Buy it from Chaosium.com.

Honorable Mentions

In addition to these five, I have to mention two series of magazine articles that, to my mind, significantly advanced the art and craft of rpg monster descriptions.

The “Ecology of…” series in Dragon magazine established a very good format for looking at monsters in greater detail than the Monster Manual allowed. Sections on history (including, where appropriate, a short box on the creature’s origins in myth and folklore), physiology, psychology and society, and lair design offer invaluable information to the DM, and notes on the creature’s presence in various D&D campaign settings are useful to those who set their campaigns there. The sweetest meat, though, is saved for last: options for developing advanced versions of the creature, with at least one worked example. Like GURPS Fantasy Folk, these articles also establish a template which can be used for developing monsters of your own, which can only enhance both the monsters and the campaign setting.

Before the first “Ecology” article appeared in Dragon, though, TSR’s British arm published a short-lived magazine called Imagine. It ran to only thirty issues but contained a lot of innovative material – including the “Brief Encounters” articles. These presented a single new monster using a showcase encounter which was specially written to demonstrate everything that was new and interesting about it. Brief Encounters continued in Imagine’s even shorter-lived successor, the indie magazine GM Publications, and when most of the staff from both magazines joined Games Workshop, there was talk of re-using the format for Warhammer Fantasy Roleplay. However, the only published fruit of this effort was “Terror in the Darkness” in White Dwarf 108, which introduced a creature from the Warhammer 40,000 Rogue Trader rulebook to the Old World. More about that here.

These are my particular favorites, and I’m sure you will have your favorites too. I’m sure I have missed a great many very fine monster books, particularly given the way tabletop rpgs have proliferated in recent years. So don’t be shy – let me know about your favorites in the comments section. I’m always up for discovering a new monster book.

At some time in the future, too, I will set modesty aside and look at some of the monster books that I’ve worked on over the years, explaining what I was trying to achieve with each one and discussing how well I succeeded – or didn’t. (I did. It’s here.)

I’m looking forward to reading your comments and suggestions!

  1. theoaxner
    January 18, 2020 at 3:56 pm

    I still have a soft spot for “Out of the Pit”, the original Fighting Fantasy monster book. http://www.thefatwebsite.com/wp-content/uploads/ootp0011.jpg

    • January 18, 2020 at 4:45 pm

      It was a very good (and very good-looking) book, to be sure, but it didn’t do much beyond the stats and description. Titan, on the other hand, is definitely on my list of setting books to learn from. Perhaps I’ll do that list sometime.

    • theoaxner
      January 20, 2020 at 12:48 am

      Quite. To be honest, I got the two books together in my young formative years and I’ve always thought of them as a unit.

  2. Billiam
    January 19, 2020 at 8:27 am

    Reading this – after a long spell of reconnecting with a lot of this stuff – it popped into my head that a new, in depth fantasy bestiary taking the very best qualities (and maybe nicking some of the best iconic artwork from the period, along with new commissions) of FF, Warhammer (Old World, not the garish new stuff…), D&D, etc, would be a brilliant project.
    Something that could be read as a ‘genuine’ book from the era, like a retrospective forgery, but also workable as non-aligned, multi-system aid for current fantasy roleplay …. or any other world-building activities on the same themes, background for wargame scenarios, even writing, art, modelling , etc.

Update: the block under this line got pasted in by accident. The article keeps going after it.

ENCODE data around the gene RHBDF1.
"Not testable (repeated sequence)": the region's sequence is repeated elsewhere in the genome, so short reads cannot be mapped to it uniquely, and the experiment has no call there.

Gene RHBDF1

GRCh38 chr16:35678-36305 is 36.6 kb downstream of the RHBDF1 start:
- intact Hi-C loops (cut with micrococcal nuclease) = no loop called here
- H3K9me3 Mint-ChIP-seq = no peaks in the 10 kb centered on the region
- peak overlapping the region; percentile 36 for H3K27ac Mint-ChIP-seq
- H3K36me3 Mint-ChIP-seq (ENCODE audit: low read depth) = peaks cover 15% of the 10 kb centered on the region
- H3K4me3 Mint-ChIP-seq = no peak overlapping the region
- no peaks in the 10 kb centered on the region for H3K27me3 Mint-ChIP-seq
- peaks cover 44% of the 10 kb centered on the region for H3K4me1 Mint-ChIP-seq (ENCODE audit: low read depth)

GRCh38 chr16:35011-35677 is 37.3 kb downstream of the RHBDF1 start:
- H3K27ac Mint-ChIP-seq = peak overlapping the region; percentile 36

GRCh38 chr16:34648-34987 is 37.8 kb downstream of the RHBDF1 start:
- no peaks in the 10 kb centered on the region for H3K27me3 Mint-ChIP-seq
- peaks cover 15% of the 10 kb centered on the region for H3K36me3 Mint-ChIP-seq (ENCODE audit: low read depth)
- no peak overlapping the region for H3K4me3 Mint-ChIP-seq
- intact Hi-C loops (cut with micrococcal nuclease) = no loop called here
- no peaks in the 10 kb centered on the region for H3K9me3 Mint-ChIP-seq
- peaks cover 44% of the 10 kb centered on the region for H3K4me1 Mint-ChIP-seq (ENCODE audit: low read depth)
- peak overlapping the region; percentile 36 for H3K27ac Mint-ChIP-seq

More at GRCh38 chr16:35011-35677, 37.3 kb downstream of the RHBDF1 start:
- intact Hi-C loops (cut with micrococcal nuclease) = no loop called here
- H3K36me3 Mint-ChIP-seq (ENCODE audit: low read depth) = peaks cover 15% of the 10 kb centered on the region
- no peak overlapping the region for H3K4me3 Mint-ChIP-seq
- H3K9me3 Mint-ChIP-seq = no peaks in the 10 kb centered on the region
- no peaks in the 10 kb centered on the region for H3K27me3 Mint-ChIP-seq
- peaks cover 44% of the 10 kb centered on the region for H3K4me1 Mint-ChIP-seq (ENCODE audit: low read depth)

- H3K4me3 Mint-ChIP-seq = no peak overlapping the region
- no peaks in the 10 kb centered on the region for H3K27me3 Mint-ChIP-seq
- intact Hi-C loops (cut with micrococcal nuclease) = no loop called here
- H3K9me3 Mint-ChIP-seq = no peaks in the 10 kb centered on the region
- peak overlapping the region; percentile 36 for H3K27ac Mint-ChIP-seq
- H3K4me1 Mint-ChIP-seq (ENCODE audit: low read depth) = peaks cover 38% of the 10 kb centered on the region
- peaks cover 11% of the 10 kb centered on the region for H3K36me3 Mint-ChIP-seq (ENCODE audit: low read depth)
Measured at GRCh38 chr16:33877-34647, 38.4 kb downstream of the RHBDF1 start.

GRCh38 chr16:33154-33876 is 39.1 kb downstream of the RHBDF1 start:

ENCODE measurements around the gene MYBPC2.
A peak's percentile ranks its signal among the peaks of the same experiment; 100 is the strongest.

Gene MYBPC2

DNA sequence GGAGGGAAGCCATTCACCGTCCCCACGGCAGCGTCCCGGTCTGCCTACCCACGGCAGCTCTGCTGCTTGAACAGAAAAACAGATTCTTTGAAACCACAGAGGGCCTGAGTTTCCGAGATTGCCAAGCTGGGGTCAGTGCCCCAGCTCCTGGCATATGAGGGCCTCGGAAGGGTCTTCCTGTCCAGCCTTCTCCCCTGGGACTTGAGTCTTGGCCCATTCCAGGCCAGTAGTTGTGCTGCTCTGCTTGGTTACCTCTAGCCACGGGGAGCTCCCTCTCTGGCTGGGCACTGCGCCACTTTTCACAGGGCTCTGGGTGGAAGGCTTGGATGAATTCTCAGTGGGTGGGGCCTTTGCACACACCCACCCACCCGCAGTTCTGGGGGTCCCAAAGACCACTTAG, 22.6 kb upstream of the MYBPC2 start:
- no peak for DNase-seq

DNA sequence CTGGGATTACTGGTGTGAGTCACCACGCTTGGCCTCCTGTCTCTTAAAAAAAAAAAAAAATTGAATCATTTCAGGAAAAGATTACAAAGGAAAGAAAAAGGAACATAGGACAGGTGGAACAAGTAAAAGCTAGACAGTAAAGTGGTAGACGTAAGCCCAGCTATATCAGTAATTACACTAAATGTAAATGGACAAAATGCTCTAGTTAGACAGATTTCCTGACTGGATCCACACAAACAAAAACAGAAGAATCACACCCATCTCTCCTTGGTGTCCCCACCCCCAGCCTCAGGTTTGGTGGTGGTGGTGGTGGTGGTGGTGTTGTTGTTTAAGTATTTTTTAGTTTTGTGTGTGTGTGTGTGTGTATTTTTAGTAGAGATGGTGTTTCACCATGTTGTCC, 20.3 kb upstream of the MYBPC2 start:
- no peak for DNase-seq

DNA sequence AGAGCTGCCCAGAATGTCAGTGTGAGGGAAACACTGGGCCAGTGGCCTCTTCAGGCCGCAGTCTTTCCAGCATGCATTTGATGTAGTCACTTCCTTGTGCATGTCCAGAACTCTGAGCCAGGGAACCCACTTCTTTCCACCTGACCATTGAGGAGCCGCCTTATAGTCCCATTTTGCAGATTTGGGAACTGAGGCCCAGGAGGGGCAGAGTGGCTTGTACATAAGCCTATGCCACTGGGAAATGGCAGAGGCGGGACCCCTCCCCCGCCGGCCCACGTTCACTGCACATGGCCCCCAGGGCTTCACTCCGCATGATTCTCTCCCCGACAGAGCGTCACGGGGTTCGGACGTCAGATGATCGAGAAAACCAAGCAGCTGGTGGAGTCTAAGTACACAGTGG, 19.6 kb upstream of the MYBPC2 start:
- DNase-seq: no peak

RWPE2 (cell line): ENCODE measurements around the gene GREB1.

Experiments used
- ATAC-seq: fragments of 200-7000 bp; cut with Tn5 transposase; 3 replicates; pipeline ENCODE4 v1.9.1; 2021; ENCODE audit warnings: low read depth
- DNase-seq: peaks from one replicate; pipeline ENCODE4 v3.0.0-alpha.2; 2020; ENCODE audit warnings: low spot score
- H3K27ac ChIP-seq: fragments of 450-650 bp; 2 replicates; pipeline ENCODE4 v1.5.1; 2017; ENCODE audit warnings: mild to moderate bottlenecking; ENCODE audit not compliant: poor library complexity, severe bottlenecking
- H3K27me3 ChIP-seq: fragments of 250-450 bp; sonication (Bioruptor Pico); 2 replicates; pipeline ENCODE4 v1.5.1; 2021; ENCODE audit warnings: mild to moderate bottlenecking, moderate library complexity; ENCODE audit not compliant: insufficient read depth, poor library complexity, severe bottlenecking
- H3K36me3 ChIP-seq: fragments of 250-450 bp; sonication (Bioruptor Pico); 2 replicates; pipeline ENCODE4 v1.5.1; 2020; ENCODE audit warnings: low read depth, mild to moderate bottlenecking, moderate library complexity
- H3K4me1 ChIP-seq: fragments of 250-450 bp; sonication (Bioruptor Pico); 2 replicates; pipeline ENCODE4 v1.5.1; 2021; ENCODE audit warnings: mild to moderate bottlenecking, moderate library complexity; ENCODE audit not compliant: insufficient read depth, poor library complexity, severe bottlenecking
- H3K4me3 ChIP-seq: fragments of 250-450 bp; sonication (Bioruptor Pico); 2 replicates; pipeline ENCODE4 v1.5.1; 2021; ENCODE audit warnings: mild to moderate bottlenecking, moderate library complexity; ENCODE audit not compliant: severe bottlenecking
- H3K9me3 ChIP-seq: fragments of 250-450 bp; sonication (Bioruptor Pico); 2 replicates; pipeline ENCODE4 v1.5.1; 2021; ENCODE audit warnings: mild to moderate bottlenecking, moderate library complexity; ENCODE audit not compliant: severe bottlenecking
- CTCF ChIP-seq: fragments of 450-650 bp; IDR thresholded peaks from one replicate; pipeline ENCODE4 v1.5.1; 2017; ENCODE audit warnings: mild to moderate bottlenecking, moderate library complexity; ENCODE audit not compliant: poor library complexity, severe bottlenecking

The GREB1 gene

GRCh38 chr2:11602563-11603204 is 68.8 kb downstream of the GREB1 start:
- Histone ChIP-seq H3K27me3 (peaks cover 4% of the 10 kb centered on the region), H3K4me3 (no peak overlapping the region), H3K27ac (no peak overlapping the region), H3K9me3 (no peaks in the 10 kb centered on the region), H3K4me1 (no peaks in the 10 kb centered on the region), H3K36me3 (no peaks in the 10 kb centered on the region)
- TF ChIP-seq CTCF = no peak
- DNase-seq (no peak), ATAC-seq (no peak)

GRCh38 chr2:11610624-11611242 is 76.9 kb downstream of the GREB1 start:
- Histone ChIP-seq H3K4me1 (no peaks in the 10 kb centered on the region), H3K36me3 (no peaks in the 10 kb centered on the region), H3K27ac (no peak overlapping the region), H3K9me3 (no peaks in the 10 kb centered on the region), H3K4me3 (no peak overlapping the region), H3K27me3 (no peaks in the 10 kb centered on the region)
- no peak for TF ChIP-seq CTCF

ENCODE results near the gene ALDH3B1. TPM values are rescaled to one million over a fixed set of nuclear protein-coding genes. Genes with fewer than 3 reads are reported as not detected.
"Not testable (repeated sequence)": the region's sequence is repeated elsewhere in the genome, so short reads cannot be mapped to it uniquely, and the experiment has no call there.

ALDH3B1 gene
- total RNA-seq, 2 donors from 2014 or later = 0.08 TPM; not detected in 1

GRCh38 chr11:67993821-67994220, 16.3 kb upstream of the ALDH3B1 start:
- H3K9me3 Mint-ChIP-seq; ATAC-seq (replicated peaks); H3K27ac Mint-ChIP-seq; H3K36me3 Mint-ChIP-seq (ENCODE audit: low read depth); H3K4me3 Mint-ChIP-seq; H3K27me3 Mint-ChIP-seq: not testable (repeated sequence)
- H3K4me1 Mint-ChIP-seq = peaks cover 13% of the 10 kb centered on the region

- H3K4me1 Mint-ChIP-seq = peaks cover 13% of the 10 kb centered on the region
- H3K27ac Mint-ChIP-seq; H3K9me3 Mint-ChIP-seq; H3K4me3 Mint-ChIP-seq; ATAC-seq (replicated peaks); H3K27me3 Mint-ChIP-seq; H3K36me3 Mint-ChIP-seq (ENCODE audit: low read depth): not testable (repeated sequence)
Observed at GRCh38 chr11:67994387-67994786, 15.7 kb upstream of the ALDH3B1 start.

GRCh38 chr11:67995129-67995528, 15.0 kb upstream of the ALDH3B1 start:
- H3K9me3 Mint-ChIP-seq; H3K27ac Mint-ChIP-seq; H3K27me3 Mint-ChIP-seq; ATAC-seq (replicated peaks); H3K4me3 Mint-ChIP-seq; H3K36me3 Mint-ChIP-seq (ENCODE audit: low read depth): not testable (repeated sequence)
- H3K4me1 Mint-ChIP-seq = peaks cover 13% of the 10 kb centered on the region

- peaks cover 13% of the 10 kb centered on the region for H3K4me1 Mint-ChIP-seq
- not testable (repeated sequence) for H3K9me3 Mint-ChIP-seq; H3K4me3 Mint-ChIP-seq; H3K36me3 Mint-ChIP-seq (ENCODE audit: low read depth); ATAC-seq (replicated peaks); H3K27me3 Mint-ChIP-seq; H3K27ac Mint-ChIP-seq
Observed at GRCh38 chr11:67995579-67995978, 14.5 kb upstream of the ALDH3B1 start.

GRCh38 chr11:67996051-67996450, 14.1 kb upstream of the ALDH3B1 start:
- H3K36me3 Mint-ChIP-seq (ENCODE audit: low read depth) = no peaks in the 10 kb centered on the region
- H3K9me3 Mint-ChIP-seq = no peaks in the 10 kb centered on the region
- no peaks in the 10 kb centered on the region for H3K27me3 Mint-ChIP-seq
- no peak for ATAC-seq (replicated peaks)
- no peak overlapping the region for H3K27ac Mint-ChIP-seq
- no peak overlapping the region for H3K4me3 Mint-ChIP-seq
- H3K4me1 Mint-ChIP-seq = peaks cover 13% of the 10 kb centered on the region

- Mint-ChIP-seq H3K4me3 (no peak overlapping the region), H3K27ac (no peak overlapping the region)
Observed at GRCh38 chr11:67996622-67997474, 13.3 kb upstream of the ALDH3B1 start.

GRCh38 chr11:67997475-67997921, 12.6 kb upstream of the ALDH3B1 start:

Not just a nostalgia-thing, either – creativity in the fantastic arts has never gone away, a lot of the new stuff surpasses some of the old – in some areas. But the real essence of the best of it was present & never surpassed (although added to) in the earlier stuff.
    Definitely a market for it.

    • January 19, 2020 at 8:31 am

      You read my mind. #secretproject

  3. Shaun
    January 19, 2020 at 8:39 am

    I’d recommend FASA’s Paranormal Animals of Europe for Shadowrun 2nd Edition. Not only does it have a great selection of creatures with some interesting takes on them, it also has excellent fictional bulletin board comments for each creature which make for excellent reading.

  4. January 19, 2020 at 9:40 am

    I’d throw in three that I’m fond of:
    GURPS Creatures of the Night
    This has a long list of bizarre horror-related creatures. They’re all pretty unique, and each come with a list of adventure seed to utilize them in play. They are also pretty rules light, so you could probably convert them to other games with little difficulty. I’m only familiar with the 3rd edition book, but it looks like SJG has a series of these for 4th edition as well.

    Ford’s Faeries
    This was made by a bunch of OSR designers on the old Google+ boards. They took all of the illustrations from an old public domain book of faeries and made an original creature for each.
    You can get it for free on Drivethru

    Fire on the Velvet Horizon
    This is the weird one. It’s by Patrick Stuart and has a list of about 100 really strange creatures. There aren’t any stats, and it’s deliberately written in an avant-garde, literary style. The art is purposefully messy, as is the typeface. (It is available in a clean plain-text version as well)
    It’s actually closer to literature than a straight-up monster manual, but I’ve always liked it.

  5. Reverance Pavane
    January 20, 2020 at 2:40 pm

    I will point out that Trollpack was the beneficiary of the recent RQ2 reprint scheme by Chaosium and is once again available (from their webstore). [Although I’m unsure at the moment if the printed copies are available yet.]

    • January 20, 2020 at 3:04 pm

      Thanks for that, Reverence. I have added links to places where each book can be purchased.

  6. Andrew Greenberg
    January 21, 2020 at 2:17 pm

    heh, time for that Trollpak Renaissance … extra special honorable(?) mention to the first printing of the first Monster Manual, with the Elric, Hyperborean and Lovecraftian mythos …

    • January 22, 2020 at 6:53 pm

      That would be Deities & Demigods you’re thinking of. But yes. Copyright, schmopyright….

  1. February 5, 2020 at 2:58 pm